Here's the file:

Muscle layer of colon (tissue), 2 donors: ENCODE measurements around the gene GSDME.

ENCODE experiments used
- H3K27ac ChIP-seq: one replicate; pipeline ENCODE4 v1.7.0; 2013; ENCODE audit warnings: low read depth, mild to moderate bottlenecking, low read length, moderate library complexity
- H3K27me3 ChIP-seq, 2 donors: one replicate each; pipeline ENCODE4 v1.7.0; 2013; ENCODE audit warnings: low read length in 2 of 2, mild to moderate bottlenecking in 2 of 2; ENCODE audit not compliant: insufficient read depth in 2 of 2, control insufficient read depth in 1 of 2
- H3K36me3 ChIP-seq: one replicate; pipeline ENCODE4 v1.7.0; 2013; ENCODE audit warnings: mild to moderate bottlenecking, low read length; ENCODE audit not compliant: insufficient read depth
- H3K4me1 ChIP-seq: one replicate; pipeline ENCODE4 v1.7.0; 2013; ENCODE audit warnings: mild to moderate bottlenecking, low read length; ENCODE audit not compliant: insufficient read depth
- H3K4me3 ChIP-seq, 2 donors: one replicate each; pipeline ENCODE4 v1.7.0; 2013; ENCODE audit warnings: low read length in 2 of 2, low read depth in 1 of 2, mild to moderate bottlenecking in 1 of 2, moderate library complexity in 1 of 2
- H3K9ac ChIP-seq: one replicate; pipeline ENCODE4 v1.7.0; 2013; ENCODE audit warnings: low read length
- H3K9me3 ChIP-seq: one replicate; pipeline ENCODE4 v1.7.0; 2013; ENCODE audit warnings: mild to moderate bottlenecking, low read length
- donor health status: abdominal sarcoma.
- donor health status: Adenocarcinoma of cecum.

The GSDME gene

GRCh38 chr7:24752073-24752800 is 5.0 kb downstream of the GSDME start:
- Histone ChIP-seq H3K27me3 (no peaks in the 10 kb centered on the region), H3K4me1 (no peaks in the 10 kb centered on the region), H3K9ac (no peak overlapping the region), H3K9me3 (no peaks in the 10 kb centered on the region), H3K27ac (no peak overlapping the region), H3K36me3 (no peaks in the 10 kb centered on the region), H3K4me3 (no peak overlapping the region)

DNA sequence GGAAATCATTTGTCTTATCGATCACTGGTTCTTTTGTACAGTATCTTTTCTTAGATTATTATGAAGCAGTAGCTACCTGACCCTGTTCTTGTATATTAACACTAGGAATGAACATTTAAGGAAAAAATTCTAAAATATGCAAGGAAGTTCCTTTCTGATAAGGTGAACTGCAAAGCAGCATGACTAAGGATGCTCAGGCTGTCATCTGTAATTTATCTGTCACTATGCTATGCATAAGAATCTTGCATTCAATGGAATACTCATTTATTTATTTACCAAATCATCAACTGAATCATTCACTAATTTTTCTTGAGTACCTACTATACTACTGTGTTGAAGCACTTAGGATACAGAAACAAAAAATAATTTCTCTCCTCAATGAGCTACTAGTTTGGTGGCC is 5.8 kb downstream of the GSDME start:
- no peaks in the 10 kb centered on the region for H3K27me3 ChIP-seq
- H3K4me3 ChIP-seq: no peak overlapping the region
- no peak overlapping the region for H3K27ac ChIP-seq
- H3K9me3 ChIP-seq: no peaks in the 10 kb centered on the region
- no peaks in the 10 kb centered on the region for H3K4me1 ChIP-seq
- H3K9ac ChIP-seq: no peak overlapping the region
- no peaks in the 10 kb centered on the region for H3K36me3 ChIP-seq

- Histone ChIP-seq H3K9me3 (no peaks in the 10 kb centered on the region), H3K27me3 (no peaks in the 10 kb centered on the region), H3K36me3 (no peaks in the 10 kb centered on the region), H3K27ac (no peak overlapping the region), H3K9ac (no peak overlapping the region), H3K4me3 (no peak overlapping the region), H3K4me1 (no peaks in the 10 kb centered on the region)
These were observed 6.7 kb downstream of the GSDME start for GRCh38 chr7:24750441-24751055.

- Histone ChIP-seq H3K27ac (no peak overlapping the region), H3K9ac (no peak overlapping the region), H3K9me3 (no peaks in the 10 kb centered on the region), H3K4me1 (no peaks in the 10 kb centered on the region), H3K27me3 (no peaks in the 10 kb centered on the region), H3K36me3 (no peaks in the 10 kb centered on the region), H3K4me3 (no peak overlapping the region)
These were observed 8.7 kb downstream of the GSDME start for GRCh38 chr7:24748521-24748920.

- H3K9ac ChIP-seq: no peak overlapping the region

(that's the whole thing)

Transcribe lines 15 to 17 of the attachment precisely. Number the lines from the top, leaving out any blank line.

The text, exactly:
DNA sequence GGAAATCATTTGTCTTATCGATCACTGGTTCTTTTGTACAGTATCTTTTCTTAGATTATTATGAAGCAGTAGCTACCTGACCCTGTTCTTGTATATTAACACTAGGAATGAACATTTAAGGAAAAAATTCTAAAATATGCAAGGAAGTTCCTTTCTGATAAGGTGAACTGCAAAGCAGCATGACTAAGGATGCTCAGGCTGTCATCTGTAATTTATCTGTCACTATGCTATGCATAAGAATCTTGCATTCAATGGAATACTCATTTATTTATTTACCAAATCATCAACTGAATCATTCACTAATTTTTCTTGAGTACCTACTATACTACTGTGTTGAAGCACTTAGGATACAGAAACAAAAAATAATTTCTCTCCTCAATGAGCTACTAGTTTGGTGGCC is 5.8 kb downstream of the GSDME start:
- no peaks in the 10 kb centered on the region for H3K27me3 ChIP-seq
- H3K4me3 ChIP-seq: no peak overlapping the region